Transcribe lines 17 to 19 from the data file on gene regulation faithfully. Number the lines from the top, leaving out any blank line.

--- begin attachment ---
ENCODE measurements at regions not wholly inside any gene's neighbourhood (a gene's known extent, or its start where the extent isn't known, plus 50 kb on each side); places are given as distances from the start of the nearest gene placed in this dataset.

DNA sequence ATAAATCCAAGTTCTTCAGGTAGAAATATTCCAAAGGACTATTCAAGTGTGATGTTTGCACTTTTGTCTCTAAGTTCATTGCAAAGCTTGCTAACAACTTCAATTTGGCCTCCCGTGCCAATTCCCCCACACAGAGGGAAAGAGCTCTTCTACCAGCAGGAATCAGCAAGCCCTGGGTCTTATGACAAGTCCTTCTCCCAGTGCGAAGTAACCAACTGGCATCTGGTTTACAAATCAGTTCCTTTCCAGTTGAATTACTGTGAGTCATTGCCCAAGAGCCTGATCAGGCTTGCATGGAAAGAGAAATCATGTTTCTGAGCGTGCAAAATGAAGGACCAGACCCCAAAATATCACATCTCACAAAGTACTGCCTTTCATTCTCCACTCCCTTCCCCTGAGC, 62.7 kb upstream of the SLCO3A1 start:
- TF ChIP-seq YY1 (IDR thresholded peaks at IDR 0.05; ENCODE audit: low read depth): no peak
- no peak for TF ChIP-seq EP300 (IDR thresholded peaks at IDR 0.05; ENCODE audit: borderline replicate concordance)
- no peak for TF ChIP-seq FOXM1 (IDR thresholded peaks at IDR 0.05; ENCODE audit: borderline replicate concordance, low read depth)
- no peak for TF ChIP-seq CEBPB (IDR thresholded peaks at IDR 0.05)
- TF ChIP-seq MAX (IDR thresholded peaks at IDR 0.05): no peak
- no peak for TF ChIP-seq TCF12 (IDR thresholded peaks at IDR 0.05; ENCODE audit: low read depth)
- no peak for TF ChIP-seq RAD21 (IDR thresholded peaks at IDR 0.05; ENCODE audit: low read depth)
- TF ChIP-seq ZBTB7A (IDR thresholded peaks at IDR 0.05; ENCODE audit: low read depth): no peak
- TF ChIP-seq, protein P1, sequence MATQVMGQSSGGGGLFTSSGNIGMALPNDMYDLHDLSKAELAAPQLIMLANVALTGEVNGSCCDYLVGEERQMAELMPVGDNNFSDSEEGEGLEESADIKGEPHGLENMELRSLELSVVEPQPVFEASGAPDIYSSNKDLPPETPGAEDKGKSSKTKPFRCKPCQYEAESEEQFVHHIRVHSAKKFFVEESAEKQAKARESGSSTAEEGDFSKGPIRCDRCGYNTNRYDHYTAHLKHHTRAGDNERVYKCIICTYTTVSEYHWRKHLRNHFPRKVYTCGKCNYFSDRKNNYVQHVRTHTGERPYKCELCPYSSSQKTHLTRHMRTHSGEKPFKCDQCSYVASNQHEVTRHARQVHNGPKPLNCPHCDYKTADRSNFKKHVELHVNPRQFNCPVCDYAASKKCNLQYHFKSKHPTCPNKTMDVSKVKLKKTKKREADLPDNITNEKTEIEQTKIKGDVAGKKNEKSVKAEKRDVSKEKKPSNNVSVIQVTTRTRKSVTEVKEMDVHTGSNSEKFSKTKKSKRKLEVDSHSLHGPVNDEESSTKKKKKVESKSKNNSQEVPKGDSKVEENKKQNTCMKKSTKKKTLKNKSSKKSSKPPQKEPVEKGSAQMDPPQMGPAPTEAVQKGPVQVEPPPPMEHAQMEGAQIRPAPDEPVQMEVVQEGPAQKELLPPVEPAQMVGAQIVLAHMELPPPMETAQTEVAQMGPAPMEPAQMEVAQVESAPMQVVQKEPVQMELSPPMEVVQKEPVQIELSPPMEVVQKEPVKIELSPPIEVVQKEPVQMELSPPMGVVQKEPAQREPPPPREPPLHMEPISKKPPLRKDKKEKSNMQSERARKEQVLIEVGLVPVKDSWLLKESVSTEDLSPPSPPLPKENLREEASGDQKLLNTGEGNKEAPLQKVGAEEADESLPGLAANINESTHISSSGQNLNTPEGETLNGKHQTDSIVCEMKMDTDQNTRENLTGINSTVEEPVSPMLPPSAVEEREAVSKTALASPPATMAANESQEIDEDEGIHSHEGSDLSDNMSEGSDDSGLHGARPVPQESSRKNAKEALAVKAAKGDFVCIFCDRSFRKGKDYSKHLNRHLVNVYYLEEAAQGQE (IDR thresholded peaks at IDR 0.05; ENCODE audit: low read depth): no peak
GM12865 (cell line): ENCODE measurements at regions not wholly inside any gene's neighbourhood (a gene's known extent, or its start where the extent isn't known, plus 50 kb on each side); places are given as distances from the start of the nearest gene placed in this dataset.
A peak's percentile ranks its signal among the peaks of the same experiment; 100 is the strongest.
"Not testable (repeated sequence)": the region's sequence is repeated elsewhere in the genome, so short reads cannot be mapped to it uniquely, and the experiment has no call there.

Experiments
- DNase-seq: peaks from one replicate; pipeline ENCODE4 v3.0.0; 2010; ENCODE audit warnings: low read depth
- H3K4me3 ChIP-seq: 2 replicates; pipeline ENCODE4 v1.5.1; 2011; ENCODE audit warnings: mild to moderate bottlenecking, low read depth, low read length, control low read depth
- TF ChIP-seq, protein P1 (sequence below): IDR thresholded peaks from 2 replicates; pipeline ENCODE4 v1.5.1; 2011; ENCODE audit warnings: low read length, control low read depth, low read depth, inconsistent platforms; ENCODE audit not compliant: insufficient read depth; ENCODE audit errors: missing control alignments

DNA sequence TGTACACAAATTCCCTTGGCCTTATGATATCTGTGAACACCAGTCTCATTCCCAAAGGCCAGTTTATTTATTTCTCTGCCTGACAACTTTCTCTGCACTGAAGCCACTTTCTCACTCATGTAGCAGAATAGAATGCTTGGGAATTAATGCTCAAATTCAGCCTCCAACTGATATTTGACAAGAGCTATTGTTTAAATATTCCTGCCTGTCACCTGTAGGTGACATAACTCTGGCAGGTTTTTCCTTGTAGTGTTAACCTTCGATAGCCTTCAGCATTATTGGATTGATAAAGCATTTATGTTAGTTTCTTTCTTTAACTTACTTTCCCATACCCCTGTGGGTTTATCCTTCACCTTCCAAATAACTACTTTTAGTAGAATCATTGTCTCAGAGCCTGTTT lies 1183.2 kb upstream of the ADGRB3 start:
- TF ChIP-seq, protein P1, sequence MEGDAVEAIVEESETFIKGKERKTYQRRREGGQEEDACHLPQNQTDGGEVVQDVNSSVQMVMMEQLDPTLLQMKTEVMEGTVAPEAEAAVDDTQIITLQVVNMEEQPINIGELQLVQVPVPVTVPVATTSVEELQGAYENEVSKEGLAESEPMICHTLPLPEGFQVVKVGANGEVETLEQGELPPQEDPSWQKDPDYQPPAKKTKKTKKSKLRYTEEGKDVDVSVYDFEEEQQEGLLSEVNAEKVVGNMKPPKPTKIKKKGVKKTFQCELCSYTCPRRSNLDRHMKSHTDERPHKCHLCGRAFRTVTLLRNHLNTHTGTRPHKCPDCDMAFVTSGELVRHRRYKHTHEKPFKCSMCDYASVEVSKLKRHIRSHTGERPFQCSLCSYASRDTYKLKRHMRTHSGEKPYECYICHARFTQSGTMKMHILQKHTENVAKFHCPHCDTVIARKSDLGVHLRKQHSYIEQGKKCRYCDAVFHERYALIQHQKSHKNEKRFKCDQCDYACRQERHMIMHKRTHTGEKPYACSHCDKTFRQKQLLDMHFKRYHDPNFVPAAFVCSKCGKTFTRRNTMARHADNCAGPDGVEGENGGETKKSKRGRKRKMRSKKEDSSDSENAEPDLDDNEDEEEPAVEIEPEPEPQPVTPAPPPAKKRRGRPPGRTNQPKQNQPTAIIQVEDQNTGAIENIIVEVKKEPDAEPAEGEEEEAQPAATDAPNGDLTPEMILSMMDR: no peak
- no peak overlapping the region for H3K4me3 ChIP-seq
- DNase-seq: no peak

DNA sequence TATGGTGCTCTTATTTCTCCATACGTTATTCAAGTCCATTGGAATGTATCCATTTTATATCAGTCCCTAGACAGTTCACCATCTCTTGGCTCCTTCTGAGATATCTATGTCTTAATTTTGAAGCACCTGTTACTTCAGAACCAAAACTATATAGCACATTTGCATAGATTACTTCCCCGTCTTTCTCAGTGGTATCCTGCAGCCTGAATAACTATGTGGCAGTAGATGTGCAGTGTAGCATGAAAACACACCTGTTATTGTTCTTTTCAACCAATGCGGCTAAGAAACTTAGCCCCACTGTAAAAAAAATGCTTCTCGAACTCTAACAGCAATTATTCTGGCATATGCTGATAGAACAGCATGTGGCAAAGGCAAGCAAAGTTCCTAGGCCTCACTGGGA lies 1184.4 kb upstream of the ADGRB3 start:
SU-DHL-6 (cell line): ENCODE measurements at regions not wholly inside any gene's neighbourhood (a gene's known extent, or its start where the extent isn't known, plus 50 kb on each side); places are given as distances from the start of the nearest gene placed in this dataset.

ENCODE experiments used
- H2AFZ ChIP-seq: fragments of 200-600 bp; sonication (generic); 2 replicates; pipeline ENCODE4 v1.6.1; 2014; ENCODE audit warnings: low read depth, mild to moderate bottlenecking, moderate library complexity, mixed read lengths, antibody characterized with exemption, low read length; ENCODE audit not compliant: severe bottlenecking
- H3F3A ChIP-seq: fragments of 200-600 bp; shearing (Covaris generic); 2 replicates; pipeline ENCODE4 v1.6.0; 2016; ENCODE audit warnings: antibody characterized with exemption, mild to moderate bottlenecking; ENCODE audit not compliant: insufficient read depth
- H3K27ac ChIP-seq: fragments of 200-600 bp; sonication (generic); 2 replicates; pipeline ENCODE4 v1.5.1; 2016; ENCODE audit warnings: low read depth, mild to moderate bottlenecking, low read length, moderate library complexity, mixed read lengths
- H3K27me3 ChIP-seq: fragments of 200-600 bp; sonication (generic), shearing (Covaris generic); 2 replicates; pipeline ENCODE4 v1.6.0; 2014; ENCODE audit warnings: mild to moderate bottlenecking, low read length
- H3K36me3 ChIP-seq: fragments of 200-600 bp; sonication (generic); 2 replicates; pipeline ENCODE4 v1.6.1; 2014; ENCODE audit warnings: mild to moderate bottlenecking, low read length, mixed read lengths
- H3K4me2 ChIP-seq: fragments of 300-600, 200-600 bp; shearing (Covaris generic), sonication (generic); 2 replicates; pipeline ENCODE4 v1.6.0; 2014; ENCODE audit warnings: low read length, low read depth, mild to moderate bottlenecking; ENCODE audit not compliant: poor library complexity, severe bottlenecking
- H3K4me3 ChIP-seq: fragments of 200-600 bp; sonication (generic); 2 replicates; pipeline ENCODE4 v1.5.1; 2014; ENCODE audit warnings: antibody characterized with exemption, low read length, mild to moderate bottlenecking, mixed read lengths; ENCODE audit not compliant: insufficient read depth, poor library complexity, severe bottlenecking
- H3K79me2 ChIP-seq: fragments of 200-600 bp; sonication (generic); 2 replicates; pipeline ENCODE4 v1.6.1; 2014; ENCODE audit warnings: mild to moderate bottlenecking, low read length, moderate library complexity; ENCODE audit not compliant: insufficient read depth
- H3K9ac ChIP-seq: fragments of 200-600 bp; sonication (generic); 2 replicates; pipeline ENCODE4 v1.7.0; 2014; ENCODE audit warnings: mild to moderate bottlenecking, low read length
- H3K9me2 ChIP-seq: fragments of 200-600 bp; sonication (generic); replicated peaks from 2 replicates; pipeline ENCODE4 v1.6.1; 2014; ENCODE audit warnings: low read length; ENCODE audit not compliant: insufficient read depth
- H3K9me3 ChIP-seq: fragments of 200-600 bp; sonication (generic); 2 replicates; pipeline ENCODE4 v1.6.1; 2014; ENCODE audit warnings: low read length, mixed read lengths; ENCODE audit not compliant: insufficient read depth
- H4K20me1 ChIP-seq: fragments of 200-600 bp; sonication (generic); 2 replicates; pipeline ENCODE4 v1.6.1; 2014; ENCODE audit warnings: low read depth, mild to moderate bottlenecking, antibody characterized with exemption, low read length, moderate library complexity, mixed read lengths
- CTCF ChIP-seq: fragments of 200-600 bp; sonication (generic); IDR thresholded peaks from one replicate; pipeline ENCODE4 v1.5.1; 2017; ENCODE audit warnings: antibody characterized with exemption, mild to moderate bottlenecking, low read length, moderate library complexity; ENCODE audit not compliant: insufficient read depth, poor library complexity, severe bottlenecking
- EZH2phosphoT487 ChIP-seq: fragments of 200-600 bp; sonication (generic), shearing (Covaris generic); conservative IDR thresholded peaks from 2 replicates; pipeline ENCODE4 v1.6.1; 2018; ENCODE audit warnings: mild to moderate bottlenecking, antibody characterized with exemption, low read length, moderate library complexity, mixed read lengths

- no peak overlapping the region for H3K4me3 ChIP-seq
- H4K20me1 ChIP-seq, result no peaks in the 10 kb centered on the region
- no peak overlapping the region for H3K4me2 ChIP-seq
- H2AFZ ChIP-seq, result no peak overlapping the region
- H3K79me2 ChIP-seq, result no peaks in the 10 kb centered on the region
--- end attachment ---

- H3K4me3 ChIP-seq: 2 replicates; pipeline ENCODE4 v1.5.1; 2011; ENCODE audit warnings: mild to moderate bottlenecking, low read depth, low read length, control low read depth
- TF ChIP-seq, protein P1 (sequence below): IDR thresholded peaks from 2 replicates; pipeline ENCODE4 v1.5.1; 2011; ENCODE audit warnings: low read length, control low read depth, low read depth, inconsistent platforms; ENCODE audit not compliant: insufficient read depth; ENCODE audit errors: missing control alignments

DNA sequence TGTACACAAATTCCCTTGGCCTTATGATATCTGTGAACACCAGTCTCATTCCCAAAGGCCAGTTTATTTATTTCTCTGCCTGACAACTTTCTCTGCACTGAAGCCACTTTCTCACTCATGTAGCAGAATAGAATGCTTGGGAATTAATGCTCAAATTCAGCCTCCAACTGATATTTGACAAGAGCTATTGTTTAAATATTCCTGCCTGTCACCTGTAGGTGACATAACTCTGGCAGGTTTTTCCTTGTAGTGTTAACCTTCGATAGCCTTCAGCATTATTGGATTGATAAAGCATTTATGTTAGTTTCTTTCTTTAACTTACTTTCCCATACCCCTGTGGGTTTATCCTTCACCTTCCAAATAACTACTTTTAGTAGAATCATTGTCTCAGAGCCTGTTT lies 1183.2 kb upstream of the ADGRB3 start: